White privilege and children’s books article

This article by Laura Atkins is a must read for anyone who is interested in children's literature and/or discussions and representations of people of color in children's books. Parents – that means you – especially if you are white and your child is not and you are purchasing books for them! Thanks to Sarah for the link.

Atkins writes,

also came to recognize the powerful force of market pressure on the juvenile
publishing industry. While this exists to different degrees within large,
corporate publishers and smaller, independent publishers, there is always the
pressure to support the business and make money. What I found particularly
striking was the degree to which perceived
market requirements shaped the books that were acquired and developed. The
publishers where I worked sold primarily to the institutional markets—to
teachers and librarians. In my experience, there was concern about what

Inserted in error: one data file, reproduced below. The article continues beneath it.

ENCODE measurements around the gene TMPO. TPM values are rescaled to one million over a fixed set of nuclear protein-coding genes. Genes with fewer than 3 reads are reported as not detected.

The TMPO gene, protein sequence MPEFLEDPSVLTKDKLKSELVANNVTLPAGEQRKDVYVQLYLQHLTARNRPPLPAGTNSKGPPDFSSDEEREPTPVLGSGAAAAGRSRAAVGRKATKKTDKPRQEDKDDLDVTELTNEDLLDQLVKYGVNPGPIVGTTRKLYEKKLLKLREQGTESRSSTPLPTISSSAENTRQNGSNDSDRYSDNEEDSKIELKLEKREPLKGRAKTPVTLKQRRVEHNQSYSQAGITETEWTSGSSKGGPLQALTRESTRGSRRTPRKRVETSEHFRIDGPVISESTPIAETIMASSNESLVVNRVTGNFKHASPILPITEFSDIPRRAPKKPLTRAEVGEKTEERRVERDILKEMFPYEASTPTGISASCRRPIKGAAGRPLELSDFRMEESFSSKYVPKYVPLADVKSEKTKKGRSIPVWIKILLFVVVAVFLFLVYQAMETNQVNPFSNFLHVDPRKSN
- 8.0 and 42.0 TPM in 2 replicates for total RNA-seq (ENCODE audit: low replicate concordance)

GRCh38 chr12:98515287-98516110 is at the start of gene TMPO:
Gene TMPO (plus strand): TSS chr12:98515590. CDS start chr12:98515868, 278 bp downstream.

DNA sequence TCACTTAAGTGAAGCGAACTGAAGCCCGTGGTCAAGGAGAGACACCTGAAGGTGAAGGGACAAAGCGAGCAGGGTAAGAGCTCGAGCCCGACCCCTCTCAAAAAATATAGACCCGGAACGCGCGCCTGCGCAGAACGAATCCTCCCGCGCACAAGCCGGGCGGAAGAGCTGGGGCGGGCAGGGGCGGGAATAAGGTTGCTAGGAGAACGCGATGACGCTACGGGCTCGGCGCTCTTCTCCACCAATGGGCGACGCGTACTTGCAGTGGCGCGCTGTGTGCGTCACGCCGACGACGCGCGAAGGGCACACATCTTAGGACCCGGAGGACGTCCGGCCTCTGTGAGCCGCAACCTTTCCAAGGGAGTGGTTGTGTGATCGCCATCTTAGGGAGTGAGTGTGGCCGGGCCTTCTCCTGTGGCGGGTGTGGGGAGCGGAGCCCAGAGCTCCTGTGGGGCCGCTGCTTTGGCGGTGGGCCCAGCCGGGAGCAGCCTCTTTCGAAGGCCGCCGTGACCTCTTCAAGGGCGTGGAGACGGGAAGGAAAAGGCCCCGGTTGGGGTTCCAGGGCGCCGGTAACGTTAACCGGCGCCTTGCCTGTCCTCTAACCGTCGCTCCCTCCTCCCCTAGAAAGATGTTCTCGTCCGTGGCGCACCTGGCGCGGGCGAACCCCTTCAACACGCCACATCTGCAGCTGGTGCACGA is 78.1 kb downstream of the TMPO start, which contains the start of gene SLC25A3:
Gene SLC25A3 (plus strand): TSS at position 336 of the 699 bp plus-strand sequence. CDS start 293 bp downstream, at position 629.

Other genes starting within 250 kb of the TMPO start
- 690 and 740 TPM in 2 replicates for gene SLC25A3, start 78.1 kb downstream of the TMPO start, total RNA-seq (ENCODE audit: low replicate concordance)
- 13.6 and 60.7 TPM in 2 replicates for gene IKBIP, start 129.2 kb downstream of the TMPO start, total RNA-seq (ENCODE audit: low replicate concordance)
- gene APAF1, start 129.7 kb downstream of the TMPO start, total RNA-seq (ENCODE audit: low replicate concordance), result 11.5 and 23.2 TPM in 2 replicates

teachers or librarians would accept, with a frequent “lowest common
denominator” consideration of what the majority of those in the educational and
library systems would tolerate.

there was the question of defining the audience for whom the books were
published. In the effort to produce books that reflected diverse experiences,
but to do so for a so-called “universal” child audience, culturally specific
aspects were sometimes amended or explained, potentially taking the book’s
address away from those within the
culture being depicted.

consequences of these sorts of decisions inevitably altered texts, often by
making them conform to a more general market; one which represents the dominant
and traditional expectations of children’s literature


question here is not about particular racist individuals who work in the
publishing industry, rather, this is an institutional problem. The way in which
the acquisition, development, distribution and marketing of children’s books
currently takes place is a system based on patterns that are so pervasive they
seem to become natural, inevitable and justifiable. I would argue that most
children’s publishing houses currently exist in order to serve the interests
and needs of the white majority culture.

This is a really great article. Please read it.

Author: JaeRan

Assistant professor at UW Tacoma, writer, and researcher.

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